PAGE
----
Russia and Turkey were probably not high on a list of countries for most Americans to visit in the past year. Nevertheless, my wife and I traveled to Russia once and Turkey twice.

Three months before Putin started his senseless war against Ukraine, we were staying at the Marriott Kremlin in Kazan. The city is the fifth-largest in Russia, situated on the Volga River about 600 miles east of Moscow.

During that month-long stay, the hotel staff was overwhelmingly helpful and courteous. However, those who have traveled in Russia are familiar with the nondescript person in the lobby apparently monitoring the comings and goings of the hotel’s guests.

According to my son, who was living in Kazan during the war, the atmosphere was “eerily normal.” Still, we were acutely aware that the Russian Federal Security Service, the FSB, knew where he and our dual-citizen daughter-in-law and grandson were living.

We fervently wanted them out of Russia.

One country that allows Russians to come is Turkey. In May, four months into Putin’s war, we rendezvoused with our son’s family at the Istanbul airport and flew to the Mediterranean Coast of Turkey.

Already many Russians were there – some on vacation and some fleeing their country. We also met a Ukrainian family whose son was the same age as our 3 1/2-year-old grandson. The family had owned a car dealership in Ukraine and had driven to Turkey. Their world had been shattered.

In September, our son moved his family to Kemer, Turkey on the Mediterranean Coast.

We reconnected with them in January and spent five weeks in a nearby hotel. We enjoyed spending considerable time with our now 4-year-old grandson, who’s currently learning his third language at a Turkish preschool.

Three weeks into our visit, on Feb. 4, a massive earthquake struck. We were 270 air miles from the epicenter, and while our daily routine was unchanged, there was a surreal quality about the rest of our stay. Turkey went into a seven-day mourning period, flags lowered to half-staff, and all entertainment canceled.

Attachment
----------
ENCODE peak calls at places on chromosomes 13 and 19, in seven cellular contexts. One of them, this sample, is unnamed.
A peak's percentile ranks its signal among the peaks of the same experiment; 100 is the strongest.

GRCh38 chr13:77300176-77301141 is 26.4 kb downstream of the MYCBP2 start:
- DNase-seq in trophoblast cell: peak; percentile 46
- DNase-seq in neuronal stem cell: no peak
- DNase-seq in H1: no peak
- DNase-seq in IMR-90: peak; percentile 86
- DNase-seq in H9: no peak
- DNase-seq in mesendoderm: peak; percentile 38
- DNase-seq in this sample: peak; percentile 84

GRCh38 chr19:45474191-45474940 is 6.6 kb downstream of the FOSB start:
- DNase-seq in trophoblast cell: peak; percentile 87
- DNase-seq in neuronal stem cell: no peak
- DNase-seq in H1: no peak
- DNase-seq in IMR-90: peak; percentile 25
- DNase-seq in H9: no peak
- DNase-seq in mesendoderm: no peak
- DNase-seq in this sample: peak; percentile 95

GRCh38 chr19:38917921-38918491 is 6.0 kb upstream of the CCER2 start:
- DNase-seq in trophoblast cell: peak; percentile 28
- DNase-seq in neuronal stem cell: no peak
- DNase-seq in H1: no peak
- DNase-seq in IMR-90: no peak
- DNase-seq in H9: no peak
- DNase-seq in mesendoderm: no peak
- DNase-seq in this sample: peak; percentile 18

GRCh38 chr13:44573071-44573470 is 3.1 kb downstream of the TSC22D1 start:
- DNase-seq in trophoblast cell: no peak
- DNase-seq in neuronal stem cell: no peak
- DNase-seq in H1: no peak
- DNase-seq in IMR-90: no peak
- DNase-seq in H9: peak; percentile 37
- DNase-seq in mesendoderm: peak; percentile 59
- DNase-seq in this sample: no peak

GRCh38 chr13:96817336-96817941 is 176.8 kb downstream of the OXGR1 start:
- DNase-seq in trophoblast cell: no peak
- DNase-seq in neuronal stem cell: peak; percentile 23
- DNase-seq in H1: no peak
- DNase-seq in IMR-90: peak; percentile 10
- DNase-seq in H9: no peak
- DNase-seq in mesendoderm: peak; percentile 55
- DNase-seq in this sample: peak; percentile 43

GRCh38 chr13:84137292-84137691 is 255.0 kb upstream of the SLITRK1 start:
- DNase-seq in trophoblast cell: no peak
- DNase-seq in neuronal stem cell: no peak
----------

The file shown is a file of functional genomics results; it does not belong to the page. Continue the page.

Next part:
Some news outlet reported that we are approaching an incomprehensible 50,000 people dead.

The tragedy got a face when we met Erdem from Marash, one of the towns destroyed by the earthquake. He and his wife are medical professionals. Their two children and most of their extended family were now residing at the hotel. They had lost everything.

Erdem was very pro-American having spent two years studying at a university in the U.S. He appeared upbeat but his anger flared when he talked about the shoddy construction that had happened in his hometown. He believed many of the contractors had paid off inspectors and other officials.

Even though the news said the authorities had arrested 100 contractors, he was skeptical that anything would happen to those detained. “If you have money, you can get away with anything in Turkey,” he said.

Erdem said he had a lot of respect for the United States’ “rule of law.”

Coming back to Colorado we landed in the throes of the Denver mayor’s race.

I know we have serious problems as a state and country. However, in totalitarian countries, a person’s everyday political life is repressed, so it was refreshing to be back home where we have civic organizations in our society that act as a countervailing force to the market and government sectors.


As one of the founding leaders of Coloradans for the Common Good, a broad-based organization made up of approximately 30 diverse congregations, nonprofits, neighborhood groups, and unions, I believe we can have an impact on decisions that affect our lives. CCG is affiliated with the Industrial Areas Foundation network.

Recently, leaders of Coloradans for the Common Good conducted more than 1,000 one-to-one meetings. I know that would not have been allowed in Russia, and probably not in Turkey, either.

We asked people “what keeps them up at night.” We plan to share those findings with the two mayoral runoff candidates at a large public meeting. We want the candidates to understand that it is in their interest to recognize Colorado for the Common Good as a key organization to work with in tackling these problems.

I realize that we have many challenges in our political process, but I know that as a CCG leader confronting people in power, I won’t “accidentally” fall out a window.

The line on the Coloradans for the Common Good logo is “making democracy work” and we are passionately committed to achieving that goal.

Zeik Saidman lives in Denver.

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Zeik Saidman

Zeik Saidman lives in Denver.